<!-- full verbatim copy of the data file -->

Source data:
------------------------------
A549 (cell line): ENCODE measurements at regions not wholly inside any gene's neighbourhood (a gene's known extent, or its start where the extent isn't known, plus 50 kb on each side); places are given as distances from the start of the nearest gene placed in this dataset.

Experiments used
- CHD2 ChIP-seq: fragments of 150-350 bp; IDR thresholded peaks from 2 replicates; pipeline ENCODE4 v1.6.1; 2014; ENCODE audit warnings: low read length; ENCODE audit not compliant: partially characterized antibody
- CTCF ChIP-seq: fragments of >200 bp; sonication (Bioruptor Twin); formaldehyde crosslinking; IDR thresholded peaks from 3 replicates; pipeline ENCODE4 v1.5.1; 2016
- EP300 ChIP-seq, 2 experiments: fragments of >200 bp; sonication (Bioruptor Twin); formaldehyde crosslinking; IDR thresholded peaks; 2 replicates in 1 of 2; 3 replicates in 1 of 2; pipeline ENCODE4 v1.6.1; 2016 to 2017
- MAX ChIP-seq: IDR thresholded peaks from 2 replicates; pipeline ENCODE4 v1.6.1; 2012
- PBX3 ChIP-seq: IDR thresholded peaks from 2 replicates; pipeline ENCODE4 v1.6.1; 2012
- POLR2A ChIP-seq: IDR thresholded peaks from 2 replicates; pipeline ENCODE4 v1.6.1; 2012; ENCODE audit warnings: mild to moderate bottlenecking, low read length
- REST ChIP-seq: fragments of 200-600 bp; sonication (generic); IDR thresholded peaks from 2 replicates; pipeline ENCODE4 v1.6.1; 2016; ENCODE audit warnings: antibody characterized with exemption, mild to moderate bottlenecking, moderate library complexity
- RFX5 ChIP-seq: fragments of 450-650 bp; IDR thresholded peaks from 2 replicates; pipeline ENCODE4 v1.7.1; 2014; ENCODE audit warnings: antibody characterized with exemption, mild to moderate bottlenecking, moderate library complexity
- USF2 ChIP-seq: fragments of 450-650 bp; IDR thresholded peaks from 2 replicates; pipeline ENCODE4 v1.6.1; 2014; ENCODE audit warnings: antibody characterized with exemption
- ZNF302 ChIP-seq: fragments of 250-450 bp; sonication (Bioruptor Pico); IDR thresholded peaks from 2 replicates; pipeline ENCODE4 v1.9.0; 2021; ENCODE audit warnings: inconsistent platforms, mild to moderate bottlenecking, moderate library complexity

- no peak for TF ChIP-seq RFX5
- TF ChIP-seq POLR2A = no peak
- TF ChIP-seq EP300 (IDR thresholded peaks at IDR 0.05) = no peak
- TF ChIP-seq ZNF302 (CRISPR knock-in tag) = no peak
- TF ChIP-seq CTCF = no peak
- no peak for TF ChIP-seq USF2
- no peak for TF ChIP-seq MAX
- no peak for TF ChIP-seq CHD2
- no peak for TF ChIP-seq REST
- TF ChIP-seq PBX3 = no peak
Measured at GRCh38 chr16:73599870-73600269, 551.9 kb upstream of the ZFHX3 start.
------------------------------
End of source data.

A549 (cell line): ENCODE measurements at regions not wholly inside any gene's neighbourhood (a gene's known extent, or its start where the extent isn't known, plus 50 kb on each side); places are given as distances from the start of the nearest gene placed in this dataset.

Experiments used
- CHD2 ChIP-seq: fragments of 150-350 bp; IDR thresholded peaks from 2 replicates; pipeline ENCODE4 v1.6.1; 2014; ENCODE audit warnings: low read length; ENCODE audit not compliant: partially characterized antibody
- CTCF ChIP-seq: fragments of >200 bp; sonication (Bioruptor Twin); formaldehyde crosslinking; IDR thresholded peaks from 3 replicates; pipeline ENCODE4 v1.5.1; 2016
- EP300 ChIP-seq, 2 experiments: fragments of >200 bp; sonication (Bioruptor Twin); formaldehyde crosslinking; IDR thresholded peaks; 2 replicates in 1 of 2; 3 replicates in 1 of 2; pipeline ENCODE4 v1.6.1; 2016 to 2017
- MAX ChIP-seq: IDR thresholded peaks from 2 replicates; pipeline ENCODE4 v1.6.1; 2012
- PBX3 ChIP-seq: IDR thresholded peaks from 2 replicates; pipeline ENCODE4 v1.6.1; 2012
- POLR2A ChIP-seq: IDR thresholded peaks from 2 replicates; pipeline ENCODE4 v1.6.1; 2012; ENCODE audit warnings: mild to moderate bottlenecking, low read length
- REST ChIP-seq: fragments of 200-600 bp; sonication (generic); IDR thresholded peaks from 2 replicates; pipeline ENCODE4 v1.6.1; 2016; ENCODE audit warnings: antibody characterized with exemption, mild to moderate bottlenecking, moderate library complexity
- RFX5 ChIP-seq: fragments of 450-650 bp; IDR thresholded peaks from 2 replicates; pipeline ENCODE4 v1.7.1; 2014; ENCODE audit warnings: antibody characterized with exemption, mild to moderate bottlenecking, moderate library complexity
- USF2 ChIP-seq: fragments of 450-650 bp; IDR thresholded peaks from 2 replicates; pipeline ENCODE4 v1.6.1; 2014; ENCODE audit warnings: antibody characterized with exemption
- ZNF302 ChIP-seq: fragments of 250-450 bp; sonication (Bioruptor Pico); IDR thresholded peaks from 2 replicates; pipeline ENCODE4 v1.9.0; 2021; ENCODE audit warnings: inconsistent platforms, mild to moderate bottlenecking, moderate library complexity

- no peak for TF ChIP-seq RFX5
- TF ChIP-seq POLR2A = no peak
- TF ChIP-seq EP300 (IDR thresholded peaks at IDR 0.05) = no peak
- TF ChIP-seq ZNF302 (CRISPR knock-in tag) = no peak
- TF ChIP-seq CTCF = no peak
- no peak for TF ChIP-seq USF2
- no peak for TF ChIP-seq MAX
- no peak for TF ChIP-seq CHD2
- no peak for TF ChIP-seq REST
- TF ChIP-seq PBX3 = no peak
Measured at GRCh38 chr16:73599870-73600269, 551.9 kb upstream of the ZFHX3 start.